“What’s the Hopalicious,” I ask the bartender. “Is that local?”
“That’s what you want,” the man down the bar says. “I just had two of them.”
He had many more than two, if you count what he had before I got there and the five while I sat with him, switching between Hopalicious and Spotted Cow German style pilsner. “Whenever I come to Wisconsin I look forward to a good Spotted Cow,” he says.
We talk about beer. I move closer. We talk about his work, he sells interlock devices to DUI offenders. There’s a prosecuting attorney’s convention at the hotel where I’m staying and he’s peddling his wares to these folks. Interlocks are the ignition connected breathalyzer devices that don’t allow you to even start the car if you’re over the set limit.
“It’s not really my passion,” he says. “It’s my dad’s company.”
I tell him I’d seen a group of men at the restaurant, wondered what sort of business group was in town.
“Yeah, those would be the prosecuting attorneys,” he tells me. “They’re all a bunch of cocksuckers.”
He tells me about the interlock business. “It’s a growth industry, both because drinking and driving ain’t going away,” he says tipping his cow, “and because standards are getting stricter.”
“A friend of mine who had one of these a couple years back,” I tell him, “said that if we really wanted to stop drunk driving we’d install these into cars on the factory floor. The fact that you have to get a DUI first proves that we were soft on enforcement.”
“Yeah, especially in Wisconsin,” he says. “I’ve talked to customers here who are on their sixth DUI. Back home we have a three strikes policy and then you hand over your keys.”
I’m in a dive bar in rural Wisconsin, a few short blocks walk from the luxury hotel where I spent the day researching spa treatments. I’m on an all-expense paid trip to eat, drink and get massaged, and write about it for a magazine. I’m living the dream. But I’m concerned, too.
“This is my passion,” I tell Frank. “Not spa’s per se, but traveling and writing about it. But,” I add, “all of the gourmet dinners and free spa treatments in the world won’t pay my rent.”
I tell him my story, that I quit a good job to go to India and now I like to write and I’m even getting paid a little bit for it. But also that I’m soon to re-enter the day-job world–I’ve got to!–and I wonder what I’ve I gained in the way of aligning passion and work.
“You need to take a series of mini-retirements,” Frank says to me, quoting the book The Four Hour Work Week. “That’s what you’re doing. It’s revitalizing, then you go back to work. We’ve been wrong all this time saving our retirement until the end.”
Then we talk about the wars. At 34 he’s been to Iraq twice as an emergency trauma medic. The first time there he was in great danger every day and night, as mortars came flying into his camp, and he moved from camp to camp. “That tour fucked me up pretty good. That’s when I came home and met my wife. I didn’t know what would come next.”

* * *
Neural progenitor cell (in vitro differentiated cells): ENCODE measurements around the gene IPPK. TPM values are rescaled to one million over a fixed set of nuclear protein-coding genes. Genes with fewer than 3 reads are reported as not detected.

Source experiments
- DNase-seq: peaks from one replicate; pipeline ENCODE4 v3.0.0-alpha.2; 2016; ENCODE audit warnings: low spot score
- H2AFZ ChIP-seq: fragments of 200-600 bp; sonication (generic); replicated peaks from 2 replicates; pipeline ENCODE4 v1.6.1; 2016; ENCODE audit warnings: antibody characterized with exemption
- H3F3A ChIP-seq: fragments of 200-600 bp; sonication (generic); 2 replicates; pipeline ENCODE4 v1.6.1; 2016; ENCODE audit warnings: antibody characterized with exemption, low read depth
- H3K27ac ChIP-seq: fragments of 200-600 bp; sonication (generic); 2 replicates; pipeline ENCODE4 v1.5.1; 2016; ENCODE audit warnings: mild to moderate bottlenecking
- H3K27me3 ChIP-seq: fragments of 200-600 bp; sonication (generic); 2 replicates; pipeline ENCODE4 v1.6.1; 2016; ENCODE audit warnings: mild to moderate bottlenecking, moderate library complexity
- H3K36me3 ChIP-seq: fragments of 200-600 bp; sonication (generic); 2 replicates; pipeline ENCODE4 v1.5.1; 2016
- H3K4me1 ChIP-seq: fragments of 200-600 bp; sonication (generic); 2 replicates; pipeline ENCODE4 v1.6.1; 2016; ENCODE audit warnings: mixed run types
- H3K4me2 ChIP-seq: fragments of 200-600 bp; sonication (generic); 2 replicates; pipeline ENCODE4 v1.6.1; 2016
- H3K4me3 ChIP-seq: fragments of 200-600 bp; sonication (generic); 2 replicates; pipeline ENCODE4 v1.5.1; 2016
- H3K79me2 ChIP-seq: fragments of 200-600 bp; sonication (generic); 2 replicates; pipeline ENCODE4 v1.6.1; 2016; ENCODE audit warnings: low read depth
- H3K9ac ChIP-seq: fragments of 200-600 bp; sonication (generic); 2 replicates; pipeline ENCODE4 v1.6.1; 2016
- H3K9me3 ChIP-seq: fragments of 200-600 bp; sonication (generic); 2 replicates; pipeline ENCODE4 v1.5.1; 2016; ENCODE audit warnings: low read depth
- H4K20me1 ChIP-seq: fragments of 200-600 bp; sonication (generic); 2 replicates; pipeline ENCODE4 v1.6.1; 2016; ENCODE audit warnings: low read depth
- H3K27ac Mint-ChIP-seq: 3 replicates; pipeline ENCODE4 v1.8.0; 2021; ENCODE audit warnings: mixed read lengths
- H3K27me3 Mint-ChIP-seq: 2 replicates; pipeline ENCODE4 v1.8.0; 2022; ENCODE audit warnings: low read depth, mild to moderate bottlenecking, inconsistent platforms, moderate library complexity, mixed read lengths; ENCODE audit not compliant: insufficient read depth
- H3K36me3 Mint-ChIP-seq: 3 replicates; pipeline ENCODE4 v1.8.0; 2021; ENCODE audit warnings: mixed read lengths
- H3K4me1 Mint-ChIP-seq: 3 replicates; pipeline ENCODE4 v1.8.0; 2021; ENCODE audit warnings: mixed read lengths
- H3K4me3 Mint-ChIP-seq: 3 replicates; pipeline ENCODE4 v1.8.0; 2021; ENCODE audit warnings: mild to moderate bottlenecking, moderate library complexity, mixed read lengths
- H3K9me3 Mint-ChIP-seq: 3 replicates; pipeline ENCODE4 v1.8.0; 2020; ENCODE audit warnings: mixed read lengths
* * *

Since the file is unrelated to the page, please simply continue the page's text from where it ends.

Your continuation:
Four years later he was deployed again and was worried he’d become more traumatized.
“Had you gotten un-fucked-up in between?”
“No. But that second trip… I was safe. I was there for 10 months and not in danger… but I was saving peoples lives: American’s, Iraqi’s… anyone. That’s what unfucked me up. I came back and got married on October 15th,” he says. “She kinda let me know–after six years–that it was time.” She’s Greek and they had “one of them big-ass Greek weddings.”
He talks about saving lives. About the debate between saving limbs (don’t tourniquet) and saving lives (tourniquet–no one should die from bleeding out!) and how the protocol changed from the former to the latter between his two tours. “I don’t know how we made it through Nam without learning that, but we learned it between 2003 and 2008!” He says how much he loves it.
I suggest, “why not get work in an ER? I understand those people save lives, too.”
But he doesn’t want to do it. Not interested. No passion for working in a broad medical field.
“I don’t know, man, I’ve known you like a whole hour and I think you’re more passionate about that than Spotted Cow and cocksucker attorney’s put together,” I argue. But he won’t have it. Not interested. He’ll go back to the wars, though, if he gets to. Not Iraq–”that was Bush’s war, a ten year mess”–but to Afghanistan, “that’s a real war against a real threat.”
He tries to get me to have another. I recommend–with all due respect–that he settle up and have a couple of waters. “Yeah,” he says, “you know what I think I’m gonna do is have another beer.” I wait with him. He pays for my beer. We walk back to the hotel together.
What’s the point? I have no idea. What do we love to do? How do we find it on our own soil? How do we discern the difference between settling in and simply settling?
[And why am I up so late writing when I should be resting for day two in the spa?]
I worry about Frank as we walk back to the hotel. He’s had one too many, got an edge on his voice, started flirting with the bartender, started asking me to justify “my boy in the white house.” I stand outside the hotel with him while he finishes his cigarette. “It’s really fucking cold out here,” he says.
I say, “thanks for the beer.”